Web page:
Epic Hybrid Training Lives Up to the Hype

 Photo: Epic Hybrid Training

Photo: Epic Hybrid Training

It takes confidence to call your gym "Epic." Names like WheelHouse and Core40 and Basecamp don't promise you anything. You're ideally signing up for a serious workout, but you won't walk away feeling betrayed if it's only so-so. Epic, on the other hand, comes with a hefty dose of expectation; delivering "good" isn't good enough. But this is where Epic Hybrid Training succeeds. 

Here's the deal. Epic is a 45-minute, circuit-style, high intensity interval training (HIIT) workout combining cardio, strength, and mobility drills. Similar to Barry's, themes vary according to the day of the week, and instructors style their workouts within those themes. For Epic, that includes class names like Grynd, Blast, and Dynamic Core. Classes are small—in San Francisco, they're capped at 16 participants—and you exercise with a partner for the duration of the class.

Two things stand out when you enter Epic's SoMa location on Third Street. First, there are lots of toys hanging around: gymnastics rings, pull-up bars, swinging monkey bars, and more. Second, this is a shoe-free workout. You can take class in socks or bare feet, but you have to leave your kicks by the door. (Don't worry; the floor is lightly padded to absorb the impact of jumping.)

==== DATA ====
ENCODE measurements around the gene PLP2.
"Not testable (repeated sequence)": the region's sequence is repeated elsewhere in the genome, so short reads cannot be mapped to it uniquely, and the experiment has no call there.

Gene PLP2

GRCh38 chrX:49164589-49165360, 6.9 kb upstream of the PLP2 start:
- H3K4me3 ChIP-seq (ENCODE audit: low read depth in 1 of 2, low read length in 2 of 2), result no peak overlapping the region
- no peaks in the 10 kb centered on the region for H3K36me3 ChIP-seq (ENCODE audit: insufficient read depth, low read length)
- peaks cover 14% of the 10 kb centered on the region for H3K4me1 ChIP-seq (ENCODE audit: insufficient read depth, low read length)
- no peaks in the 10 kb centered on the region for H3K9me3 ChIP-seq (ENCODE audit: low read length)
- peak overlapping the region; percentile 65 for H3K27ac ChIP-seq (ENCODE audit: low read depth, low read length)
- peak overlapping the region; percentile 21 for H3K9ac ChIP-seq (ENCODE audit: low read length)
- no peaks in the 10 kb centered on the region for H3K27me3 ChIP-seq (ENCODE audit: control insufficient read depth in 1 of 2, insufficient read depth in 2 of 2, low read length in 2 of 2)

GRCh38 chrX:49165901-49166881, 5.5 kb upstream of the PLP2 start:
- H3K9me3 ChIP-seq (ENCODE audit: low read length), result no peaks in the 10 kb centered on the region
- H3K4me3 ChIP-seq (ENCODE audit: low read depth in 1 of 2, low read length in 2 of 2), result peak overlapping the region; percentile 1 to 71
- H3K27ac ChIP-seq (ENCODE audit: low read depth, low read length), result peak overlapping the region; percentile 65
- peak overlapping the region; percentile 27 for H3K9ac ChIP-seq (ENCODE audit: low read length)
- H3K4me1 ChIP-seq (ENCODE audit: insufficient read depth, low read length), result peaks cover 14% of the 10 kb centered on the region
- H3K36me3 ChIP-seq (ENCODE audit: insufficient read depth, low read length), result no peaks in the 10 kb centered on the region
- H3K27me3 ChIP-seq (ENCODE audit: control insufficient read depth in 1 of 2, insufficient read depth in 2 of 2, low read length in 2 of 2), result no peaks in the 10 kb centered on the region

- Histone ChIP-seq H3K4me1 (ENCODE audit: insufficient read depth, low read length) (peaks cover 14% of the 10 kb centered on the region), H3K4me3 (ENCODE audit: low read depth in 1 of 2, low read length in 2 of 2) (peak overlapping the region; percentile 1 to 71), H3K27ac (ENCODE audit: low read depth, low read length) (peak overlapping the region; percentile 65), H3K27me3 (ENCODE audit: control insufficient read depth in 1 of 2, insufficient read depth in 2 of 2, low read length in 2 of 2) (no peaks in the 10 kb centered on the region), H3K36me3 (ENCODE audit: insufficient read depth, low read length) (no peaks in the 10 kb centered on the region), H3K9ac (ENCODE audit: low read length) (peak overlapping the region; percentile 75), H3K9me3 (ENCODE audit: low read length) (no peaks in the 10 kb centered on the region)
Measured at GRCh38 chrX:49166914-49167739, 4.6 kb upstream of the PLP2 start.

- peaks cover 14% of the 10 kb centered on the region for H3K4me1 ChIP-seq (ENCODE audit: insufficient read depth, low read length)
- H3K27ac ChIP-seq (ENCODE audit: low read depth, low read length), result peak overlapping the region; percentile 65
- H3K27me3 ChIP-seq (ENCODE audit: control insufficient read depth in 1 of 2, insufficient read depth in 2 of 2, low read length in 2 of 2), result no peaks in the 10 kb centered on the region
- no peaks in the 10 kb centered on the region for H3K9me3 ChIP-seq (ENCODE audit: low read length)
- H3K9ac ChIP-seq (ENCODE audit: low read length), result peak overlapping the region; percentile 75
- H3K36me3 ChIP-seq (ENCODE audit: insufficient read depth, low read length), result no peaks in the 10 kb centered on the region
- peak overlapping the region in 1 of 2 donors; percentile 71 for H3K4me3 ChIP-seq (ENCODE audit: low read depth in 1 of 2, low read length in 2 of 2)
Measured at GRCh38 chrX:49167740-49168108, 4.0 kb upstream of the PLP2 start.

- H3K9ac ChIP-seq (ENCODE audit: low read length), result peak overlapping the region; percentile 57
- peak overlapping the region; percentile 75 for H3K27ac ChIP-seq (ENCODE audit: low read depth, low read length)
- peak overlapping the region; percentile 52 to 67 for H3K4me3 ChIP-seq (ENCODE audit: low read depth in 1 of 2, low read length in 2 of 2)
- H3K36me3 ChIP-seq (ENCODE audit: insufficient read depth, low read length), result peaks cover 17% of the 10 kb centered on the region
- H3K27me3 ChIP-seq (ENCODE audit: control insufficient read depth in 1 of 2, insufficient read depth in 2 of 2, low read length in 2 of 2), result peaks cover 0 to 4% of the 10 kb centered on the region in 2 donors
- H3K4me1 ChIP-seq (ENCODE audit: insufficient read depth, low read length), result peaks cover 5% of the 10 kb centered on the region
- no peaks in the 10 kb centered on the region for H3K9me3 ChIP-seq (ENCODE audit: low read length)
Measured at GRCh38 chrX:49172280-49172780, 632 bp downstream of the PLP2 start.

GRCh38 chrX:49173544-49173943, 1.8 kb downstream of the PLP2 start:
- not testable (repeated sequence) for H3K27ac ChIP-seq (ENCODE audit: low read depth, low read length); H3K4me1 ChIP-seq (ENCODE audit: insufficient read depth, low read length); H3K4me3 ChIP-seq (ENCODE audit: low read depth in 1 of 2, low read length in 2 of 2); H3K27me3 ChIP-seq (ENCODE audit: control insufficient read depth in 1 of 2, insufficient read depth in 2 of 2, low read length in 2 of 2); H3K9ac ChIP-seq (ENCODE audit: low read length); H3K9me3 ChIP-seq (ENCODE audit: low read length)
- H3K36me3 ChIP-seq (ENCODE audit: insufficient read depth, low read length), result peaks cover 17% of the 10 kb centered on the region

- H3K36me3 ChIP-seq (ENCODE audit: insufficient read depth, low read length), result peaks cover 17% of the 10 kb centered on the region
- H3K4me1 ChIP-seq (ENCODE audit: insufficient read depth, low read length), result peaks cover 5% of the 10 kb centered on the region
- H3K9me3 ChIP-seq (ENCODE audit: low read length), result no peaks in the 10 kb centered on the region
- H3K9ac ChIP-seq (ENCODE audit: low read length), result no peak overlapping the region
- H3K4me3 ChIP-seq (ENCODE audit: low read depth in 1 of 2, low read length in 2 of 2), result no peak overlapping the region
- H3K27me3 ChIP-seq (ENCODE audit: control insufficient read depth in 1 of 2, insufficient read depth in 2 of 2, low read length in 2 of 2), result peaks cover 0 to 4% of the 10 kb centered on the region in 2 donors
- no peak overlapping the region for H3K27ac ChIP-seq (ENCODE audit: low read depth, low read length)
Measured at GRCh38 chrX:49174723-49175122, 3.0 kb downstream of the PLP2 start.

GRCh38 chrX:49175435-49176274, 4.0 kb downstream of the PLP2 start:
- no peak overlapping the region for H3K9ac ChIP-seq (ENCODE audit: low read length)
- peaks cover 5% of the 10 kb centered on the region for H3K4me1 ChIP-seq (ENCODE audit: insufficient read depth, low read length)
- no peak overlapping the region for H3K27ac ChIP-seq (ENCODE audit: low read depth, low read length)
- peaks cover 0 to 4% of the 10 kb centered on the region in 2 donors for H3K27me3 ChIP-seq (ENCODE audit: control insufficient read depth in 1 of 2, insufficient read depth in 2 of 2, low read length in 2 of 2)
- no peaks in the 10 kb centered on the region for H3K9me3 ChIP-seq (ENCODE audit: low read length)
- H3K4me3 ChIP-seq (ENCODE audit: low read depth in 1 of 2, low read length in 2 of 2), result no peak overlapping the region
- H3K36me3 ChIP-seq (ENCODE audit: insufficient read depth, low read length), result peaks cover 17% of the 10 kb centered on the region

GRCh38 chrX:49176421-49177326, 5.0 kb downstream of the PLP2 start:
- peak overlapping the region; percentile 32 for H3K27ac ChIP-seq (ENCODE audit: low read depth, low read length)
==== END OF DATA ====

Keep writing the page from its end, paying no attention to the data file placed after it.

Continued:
Photo: Epic Hybrid Training

Photo: Epic Hybrid Training

In each class, there's a warmup and a rundown on the stations and timing before your workout. Trainers offer multiple difficulty levels for each station, so classes can be customized to any skill level. Challenges like hurdle jumps, lateral box jumps, and sandbag squats feel like obstacle course training. While there are some weights, like sandbags and kettlebells, most of the stations are designed around bodyweight exercise.

Pricing is on the more expensive side for San Francisco. A drop-in class is $35, (that's more than SoulCycle or Barry's), but the small class size means more personal attention. Regulars can purchase class packs, monthly, or annual memberships to drive down the price per class. (The studio is also available on ClassPass.) For now, the SoMa space at 604 3rd Street is the only location in the city, but I've heard rumors of a second Epic heading to Hayes Valley.

Epic Hybrid Training is sweaty and tough and will leave you sore for days. It's absolutely worth trying, particularly if you enjoy obstacle courses. Don't be fooled by the small space and barefoot antics; between the creative instructors and challenges, it is an epic workout.